Culture matters: Forensic issues for Australian Indigenous peoples

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Abstract

Extract:

There has clearly been an extensive amount of scientific focus on Indigenous peoples in the 200 plus years since colonisation. There were many early scientific expeditions, work done by linguists and anthropologists, followed by the involvement of legal practitioners in land rights claims or those working in the health and mental health fields. More recently too, criminological attention has been paid to the interactions of Indigenous Australians and the processes of the criminal justice system largely because of the disproportionate number of Aboriginal and Torres Strait Islander peoples being dealt with by justice agencies. And, of course, in addition to direct scientific intervention there has been the involvement of a range of professionals in implementing policies and programs to deal with what has been termed 'the Aboriginal problem'.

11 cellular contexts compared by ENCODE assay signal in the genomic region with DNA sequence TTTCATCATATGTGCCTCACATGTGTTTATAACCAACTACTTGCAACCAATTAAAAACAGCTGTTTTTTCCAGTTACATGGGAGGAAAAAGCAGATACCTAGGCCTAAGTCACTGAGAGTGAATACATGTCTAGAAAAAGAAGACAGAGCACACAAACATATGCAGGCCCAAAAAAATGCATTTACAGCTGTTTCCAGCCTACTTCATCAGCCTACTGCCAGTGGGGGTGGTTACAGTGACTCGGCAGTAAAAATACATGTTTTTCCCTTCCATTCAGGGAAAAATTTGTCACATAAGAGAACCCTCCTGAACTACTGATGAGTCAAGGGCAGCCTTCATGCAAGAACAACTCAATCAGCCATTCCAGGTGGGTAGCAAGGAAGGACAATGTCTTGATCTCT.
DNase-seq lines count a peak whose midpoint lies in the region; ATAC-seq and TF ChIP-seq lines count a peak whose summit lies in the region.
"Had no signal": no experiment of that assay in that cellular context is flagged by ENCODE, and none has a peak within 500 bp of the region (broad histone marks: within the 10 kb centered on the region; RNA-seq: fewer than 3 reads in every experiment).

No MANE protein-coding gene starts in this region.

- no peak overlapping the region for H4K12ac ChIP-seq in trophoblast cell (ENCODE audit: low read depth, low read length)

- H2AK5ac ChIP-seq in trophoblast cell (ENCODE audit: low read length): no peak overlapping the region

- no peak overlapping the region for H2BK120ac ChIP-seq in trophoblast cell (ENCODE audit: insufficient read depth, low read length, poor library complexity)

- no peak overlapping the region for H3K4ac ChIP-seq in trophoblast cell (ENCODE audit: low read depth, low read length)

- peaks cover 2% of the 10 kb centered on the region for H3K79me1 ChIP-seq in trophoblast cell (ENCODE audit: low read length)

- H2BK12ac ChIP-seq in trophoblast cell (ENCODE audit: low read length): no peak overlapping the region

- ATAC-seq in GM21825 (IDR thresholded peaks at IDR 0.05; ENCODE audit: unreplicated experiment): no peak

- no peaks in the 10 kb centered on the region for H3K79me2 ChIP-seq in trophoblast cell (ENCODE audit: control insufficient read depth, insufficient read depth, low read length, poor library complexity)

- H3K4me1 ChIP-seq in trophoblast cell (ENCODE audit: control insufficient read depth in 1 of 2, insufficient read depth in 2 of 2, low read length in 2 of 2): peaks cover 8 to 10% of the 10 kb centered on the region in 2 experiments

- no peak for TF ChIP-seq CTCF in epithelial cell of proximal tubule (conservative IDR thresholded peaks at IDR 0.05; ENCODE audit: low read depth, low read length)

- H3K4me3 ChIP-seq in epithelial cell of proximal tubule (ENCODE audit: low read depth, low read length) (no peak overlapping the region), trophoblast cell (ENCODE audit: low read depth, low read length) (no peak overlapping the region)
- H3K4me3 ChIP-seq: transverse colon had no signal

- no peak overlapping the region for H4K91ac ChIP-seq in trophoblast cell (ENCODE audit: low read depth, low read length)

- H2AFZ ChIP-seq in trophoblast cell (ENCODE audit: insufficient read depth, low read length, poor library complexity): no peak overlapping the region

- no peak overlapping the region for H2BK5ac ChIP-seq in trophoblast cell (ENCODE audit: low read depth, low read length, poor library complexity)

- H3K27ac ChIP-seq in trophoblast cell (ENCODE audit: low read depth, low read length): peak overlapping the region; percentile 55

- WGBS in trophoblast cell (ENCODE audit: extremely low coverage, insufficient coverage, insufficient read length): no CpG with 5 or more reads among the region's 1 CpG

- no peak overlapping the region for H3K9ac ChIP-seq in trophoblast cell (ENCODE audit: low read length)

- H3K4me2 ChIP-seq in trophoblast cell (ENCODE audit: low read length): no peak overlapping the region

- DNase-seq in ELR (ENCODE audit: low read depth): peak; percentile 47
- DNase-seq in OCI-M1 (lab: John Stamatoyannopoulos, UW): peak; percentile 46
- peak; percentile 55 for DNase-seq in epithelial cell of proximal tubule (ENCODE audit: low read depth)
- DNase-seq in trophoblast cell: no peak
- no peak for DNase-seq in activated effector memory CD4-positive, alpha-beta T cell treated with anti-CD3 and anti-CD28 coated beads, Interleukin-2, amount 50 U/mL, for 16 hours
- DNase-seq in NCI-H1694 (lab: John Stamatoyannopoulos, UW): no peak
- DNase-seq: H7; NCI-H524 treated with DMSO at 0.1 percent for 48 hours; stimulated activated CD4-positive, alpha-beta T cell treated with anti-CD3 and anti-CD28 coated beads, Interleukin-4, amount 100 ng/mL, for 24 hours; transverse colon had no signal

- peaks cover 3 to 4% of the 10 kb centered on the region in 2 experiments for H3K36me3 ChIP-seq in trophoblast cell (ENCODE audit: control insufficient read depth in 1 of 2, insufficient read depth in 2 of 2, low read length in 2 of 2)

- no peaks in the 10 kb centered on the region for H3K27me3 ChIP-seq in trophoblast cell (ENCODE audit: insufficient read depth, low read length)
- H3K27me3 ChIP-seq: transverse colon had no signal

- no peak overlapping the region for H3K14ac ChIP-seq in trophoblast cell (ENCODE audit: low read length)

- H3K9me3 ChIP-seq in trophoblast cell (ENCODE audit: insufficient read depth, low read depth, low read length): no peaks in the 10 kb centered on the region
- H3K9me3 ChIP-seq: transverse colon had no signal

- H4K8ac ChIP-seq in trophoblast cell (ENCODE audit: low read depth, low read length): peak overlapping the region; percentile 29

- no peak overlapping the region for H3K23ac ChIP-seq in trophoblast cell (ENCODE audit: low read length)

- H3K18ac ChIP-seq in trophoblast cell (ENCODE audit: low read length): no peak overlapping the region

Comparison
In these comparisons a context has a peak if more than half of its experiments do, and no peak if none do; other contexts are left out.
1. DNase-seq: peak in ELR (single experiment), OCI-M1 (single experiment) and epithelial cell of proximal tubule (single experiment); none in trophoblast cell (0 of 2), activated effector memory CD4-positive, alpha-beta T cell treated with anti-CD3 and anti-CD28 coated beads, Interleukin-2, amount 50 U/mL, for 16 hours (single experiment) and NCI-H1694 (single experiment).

Original languageEnglish
Title of host publicationForensic psychology and criminology
Subtitle of host publicationAn Australian perspective
EditorsK. Fritzon, P.R. Wilson
Place of PublicationNorth Ryde
PublisherMcGraw Hill Australia
Pages67-73
Number of pages7
ISBN (Print)9780070134928
Publication statusPublished - 2008

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Lincoln, R. (2008). Culture matters: Forensic issues for Australian Indigenous peoples. In K. Fritzon, & P. R. Wilson (Eds.), Forensic psychology and criminology: An Australian perspective (pp. 67-73). North Ryde: McGraw Hill Australia.